The Independent London Newspaper



Student atheists’ ‘offensive’ ‘Jesus and Mo’ T-shirts spark bitter freshers’ fair row

‘Censored’: Abishek Phadnis and Chris Moos with the shirts

Published: 10 October, 2013

A BITTER row over freedom of expression has broken out at the London School of Economics after students were told to remove T-shirts depicting Jesus and Muhammad.

Two members of the university’s atheist society were told that their attire, which bore images from the satirical online comic Jesus and Mo, must be removed at a students’ “freshers’ fair” in Holborn.

Members of LSE Students’ Union told Abishek Phadnis and Chris Moos that their T-shirts were “offensive” and they faced being physically ejected if they did not cover up.

They said: “Our right to free expression and participation in the LSE student community is being curtailed for no other reason than that we are expressing views that are not shared by others.”

But the students’ union said the T-shirts were “in danger of eroding good campus relations” and asked for them to be covered up “in the interests of good campus relations”.

Professor Richard Dawkins, the outspoken author of The God Delusion, backed the two students this week and described the union officials as “sanctimonious little prigs”.

He tweeted: “I’m ‘offended’ by backwards baseball caps, chewing gum, niqabs, ‘basically’ and ‘awesome’. Quick, LSE student union, ban them all.”

University officials at the event on Thursday, where societies set out their stalls to attract new members, said the two were not behaving in an “orderly and responsible manner” and the images could be seen as “harassment”, before they agreed to put on jackets.

The pair issued a written statement in which they said: “We asked what exactly was ‘offensive’ about the T-shirts, and how the display of a non-violent and non-racist comic strip could be considered ‘harassment’ of other students.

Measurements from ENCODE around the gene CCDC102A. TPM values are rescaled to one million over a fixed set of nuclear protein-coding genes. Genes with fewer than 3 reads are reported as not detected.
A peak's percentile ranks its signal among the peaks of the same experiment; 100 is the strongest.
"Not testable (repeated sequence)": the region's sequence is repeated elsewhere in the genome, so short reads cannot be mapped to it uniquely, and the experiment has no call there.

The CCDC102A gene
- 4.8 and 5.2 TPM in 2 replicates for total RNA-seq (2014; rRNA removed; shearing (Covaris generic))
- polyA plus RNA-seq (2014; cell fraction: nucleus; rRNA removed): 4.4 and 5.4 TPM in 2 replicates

“We reject in the strongest possible terms that by wearing a non-violent, non-racist T-shirt we would harass other students or create an ‘offensive environment’”.

Jay Stoll, the students’ union general secretary issued a statement on behalf of the university and the union, which said: “Two students from the LSE SU Atheist Secularist and Humanist Society (ASH) wore T-shirts that were clearly designed to depict Muhammed and Jesus in a provocative manner. The students’ union, which runs the event, received a number of complaints from other students. LSE is committed to promoting freedom of expression and is known for its public events and wide range of speakers. In this instance, it was judged that the actions of the students were undermining what should have been a welcoming and inclusive event.”

The students’ union has subsequently expressed concern over the “nature of some of the social media debate, which has been highly personalised”.

Students are expected to turn up wearing the now controversial T-shirts to a debate at the LSE next week about the niqab, or face veil, that is worn by some Muslim women.

Maryam Namazie, from the secular Council of Ex-Muslims of Britain, said she will be wearing the T-shirt when she speaks at the event next Tuesday and urged the audience to follow her lead.


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